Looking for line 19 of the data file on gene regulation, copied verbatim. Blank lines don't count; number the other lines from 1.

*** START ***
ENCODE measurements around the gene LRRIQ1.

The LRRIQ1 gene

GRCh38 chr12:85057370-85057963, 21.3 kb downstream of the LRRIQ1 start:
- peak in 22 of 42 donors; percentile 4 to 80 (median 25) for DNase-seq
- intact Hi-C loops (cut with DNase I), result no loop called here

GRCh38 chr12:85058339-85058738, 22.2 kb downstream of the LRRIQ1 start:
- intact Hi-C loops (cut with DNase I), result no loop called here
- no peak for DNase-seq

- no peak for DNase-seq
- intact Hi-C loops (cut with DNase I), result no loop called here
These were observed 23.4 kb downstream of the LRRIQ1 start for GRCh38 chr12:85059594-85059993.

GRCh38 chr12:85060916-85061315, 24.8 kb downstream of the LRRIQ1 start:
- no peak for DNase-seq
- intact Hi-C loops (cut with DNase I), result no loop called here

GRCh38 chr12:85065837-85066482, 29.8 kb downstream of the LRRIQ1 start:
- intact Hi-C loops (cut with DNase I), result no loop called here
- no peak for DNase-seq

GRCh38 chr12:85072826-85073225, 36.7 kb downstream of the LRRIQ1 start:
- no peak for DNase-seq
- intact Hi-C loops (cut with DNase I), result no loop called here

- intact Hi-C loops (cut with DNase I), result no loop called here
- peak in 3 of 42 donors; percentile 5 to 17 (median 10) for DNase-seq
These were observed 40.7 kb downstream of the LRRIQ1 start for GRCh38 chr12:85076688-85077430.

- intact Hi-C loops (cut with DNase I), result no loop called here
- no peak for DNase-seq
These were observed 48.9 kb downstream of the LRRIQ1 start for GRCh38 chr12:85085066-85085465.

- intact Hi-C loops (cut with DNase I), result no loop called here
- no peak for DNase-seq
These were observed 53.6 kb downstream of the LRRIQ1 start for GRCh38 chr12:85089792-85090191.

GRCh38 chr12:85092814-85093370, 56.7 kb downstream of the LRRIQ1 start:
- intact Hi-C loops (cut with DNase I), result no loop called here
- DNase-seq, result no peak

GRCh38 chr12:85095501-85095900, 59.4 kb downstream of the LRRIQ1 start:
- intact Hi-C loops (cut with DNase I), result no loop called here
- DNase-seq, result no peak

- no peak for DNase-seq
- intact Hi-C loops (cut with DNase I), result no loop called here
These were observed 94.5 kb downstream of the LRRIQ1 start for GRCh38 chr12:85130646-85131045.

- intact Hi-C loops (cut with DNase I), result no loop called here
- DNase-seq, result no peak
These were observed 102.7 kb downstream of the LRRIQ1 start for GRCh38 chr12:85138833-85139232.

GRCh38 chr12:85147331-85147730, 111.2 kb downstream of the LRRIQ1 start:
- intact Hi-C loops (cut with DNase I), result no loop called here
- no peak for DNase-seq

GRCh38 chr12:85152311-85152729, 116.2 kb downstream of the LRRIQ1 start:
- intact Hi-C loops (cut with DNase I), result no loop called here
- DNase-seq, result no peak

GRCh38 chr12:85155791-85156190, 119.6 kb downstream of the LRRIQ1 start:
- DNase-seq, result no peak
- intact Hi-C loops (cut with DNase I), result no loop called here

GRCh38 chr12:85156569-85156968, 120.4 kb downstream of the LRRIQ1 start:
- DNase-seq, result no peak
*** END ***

- no peak for DNase-seq